Over 28 years of Ukraine’s independence the national justice system failed to become an independent branch of power.
Ukrainians consider judges to be corrupt and dependent on officials, and it is not surprising that courts have low public trust. However, regardless of how each individual judge behaves in this system, he or she is automatically perceived as a permanently corrupt person. Even if the judge is not related to corruption , it is a presumption of guilt assigned to him or her by public distrust.
Former President of Ukraine Petro Poroshenko, during his term of office, tried to subordinate to himself all the levers of governing the state. He wanted to single-handedly control the various branches of government, including the judiciary one. And at the same time he actively used to his advantage the distrust of the people to the courts.
A closed circle has been created in Ukraine , where a single judge is, on the one hand, under the pressure of political power, on the other – under the pressure of negative public opinion . Breaking this circle to the Ukrainian judicial system alone is no longer possible. Therefore, on October 22 in the European Parliament, located in French Strasbourg an international conference on the reform of justice in Ukraine was held. Ukrainian delegation included MPs, judges, human rights activists and community activists.
Members of the European Parliament came to the meeting from the part of the European Union .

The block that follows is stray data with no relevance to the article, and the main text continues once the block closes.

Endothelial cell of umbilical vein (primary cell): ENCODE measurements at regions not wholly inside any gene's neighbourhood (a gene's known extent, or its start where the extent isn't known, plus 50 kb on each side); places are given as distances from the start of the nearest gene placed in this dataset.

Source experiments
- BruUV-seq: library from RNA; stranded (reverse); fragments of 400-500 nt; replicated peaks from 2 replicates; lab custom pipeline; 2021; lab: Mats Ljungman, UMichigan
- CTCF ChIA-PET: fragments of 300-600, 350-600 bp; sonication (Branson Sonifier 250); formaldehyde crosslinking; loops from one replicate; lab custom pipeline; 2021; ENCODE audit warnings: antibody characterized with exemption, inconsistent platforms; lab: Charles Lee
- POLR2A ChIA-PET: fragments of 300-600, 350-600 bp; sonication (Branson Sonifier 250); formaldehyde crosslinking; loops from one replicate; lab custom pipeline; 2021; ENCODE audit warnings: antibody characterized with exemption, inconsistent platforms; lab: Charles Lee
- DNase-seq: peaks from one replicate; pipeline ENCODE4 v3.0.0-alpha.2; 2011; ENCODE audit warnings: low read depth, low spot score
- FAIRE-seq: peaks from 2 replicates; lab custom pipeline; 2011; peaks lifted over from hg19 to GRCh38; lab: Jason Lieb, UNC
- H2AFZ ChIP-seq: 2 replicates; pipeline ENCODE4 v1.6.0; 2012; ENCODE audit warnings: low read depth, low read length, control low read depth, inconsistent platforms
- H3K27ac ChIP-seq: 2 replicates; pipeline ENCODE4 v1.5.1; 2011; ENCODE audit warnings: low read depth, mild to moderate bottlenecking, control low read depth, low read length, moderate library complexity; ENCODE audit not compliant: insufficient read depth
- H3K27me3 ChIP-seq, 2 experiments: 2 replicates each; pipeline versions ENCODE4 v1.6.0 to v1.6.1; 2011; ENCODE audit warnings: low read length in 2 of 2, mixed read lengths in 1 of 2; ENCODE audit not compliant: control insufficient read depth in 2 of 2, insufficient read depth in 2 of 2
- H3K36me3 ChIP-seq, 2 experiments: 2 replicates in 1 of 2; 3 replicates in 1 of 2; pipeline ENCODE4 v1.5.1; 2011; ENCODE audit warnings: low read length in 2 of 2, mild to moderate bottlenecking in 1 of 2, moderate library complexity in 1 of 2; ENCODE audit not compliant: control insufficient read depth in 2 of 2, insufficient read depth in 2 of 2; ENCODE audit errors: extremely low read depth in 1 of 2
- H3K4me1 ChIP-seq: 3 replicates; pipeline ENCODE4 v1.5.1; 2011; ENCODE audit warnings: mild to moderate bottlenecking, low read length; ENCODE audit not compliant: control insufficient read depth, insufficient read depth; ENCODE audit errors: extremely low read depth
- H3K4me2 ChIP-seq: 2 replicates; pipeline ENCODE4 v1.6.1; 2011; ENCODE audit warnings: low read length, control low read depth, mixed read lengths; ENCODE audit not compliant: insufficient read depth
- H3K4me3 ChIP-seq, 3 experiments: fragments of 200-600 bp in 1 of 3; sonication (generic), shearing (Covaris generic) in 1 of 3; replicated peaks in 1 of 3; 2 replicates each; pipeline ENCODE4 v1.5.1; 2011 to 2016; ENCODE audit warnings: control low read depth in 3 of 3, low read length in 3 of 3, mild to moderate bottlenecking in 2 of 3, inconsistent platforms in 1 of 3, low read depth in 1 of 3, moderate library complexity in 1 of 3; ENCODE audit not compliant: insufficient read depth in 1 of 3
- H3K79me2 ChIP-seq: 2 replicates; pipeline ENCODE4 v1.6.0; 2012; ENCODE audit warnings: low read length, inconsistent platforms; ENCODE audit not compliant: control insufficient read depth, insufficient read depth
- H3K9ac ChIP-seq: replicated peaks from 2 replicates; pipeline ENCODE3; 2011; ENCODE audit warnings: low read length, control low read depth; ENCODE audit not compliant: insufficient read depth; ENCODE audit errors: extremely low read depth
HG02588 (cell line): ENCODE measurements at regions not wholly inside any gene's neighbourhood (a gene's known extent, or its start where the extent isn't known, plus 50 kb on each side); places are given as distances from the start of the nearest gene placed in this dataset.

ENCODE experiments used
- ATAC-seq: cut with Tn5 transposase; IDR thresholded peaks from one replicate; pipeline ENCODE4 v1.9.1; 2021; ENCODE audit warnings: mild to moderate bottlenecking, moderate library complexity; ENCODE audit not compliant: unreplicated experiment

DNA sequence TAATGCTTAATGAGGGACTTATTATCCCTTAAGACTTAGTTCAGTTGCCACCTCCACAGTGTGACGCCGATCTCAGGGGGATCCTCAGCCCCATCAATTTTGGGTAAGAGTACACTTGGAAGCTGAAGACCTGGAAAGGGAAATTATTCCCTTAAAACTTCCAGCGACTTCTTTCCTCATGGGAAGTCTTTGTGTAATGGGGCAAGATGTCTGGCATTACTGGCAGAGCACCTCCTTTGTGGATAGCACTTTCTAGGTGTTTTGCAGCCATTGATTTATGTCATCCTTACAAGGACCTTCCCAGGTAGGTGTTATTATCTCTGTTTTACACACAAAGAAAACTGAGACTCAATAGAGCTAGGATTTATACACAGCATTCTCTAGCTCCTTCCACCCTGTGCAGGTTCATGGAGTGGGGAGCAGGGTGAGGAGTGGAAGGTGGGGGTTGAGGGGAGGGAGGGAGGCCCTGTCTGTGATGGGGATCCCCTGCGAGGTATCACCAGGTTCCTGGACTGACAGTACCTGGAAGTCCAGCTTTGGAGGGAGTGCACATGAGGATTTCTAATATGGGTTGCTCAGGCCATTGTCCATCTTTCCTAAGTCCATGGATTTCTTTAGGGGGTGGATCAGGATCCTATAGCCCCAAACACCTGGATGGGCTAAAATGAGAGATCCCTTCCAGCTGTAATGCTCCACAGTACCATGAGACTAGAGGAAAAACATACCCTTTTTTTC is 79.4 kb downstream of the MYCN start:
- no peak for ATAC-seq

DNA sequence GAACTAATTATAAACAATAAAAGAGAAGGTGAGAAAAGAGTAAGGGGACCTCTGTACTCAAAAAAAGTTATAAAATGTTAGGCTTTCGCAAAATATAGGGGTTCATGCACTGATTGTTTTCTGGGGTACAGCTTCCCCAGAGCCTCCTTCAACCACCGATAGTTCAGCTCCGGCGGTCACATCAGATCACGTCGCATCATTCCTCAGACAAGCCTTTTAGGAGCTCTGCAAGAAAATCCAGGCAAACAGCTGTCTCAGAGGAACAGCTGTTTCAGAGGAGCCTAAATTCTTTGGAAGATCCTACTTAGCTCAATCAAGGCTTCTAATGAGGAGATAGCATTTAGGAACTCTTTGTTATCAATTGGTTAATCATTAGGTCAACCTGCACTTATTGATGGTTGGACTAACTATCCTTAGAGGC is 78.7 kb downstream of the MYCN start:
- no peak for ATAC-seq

In particular, Ukrainian MP representing the ruling party « Servant of the People » Oleksiy Zhmerenetsky shared his impressions on how the reform of the judiciary is underway. According to him, the issue of transformation of the judicial system is more urgent for Ukraine today than ever. Ukrainian society has already demonstrated a strong demand for justice , but unfortunately, the previous government has done very little to make these requests heard and implemented.
The main problem of justice in Ukraine is the high level of corruption, and in 2014, the European partners advised, first of all, to tackle this shameful phenomenon. To this end, several anti-corruption specialized bodies have been set up , such as the National Anti-Corruption Bureau of Ukraine, the Specialized Anti-Corruption Prosecutor’s Office, the National Anti-Corruption Agency and others. The idea is clear, but the effectiveness of these bodies is questionable.
European experience shows that the creation of specialized bodies is not mandatory for the effective fight against corruption. For example , Estonia has simply created an Open State program, which included only a few ministries, and that was enough. A specialized body was set up in Bulgaria , but a number of prerequisites were met for its effectiveness , which was not fulfilled in Ukraine. In Lithuania, a Special Investigation Service was set up, and it is typical that the chairman of this body is appointed jointly by the President and Parliament.
Ukrainian realities of the presidency of Poroshenko distinguish among European countries so , that the president tried to personally control all the organs. A striking example is the story of NABU, whose chairman Artem Sytnik managed to become a contributor to several scandals, including one with the participation of the president. In 2018 journalists noticed that Sytnyk was visiting Poroshenko’s private estate at night, and there was not one such visit. And , by a strange coincidence, it was NABU which actively pressured those judges, whom Poroshenko disliked.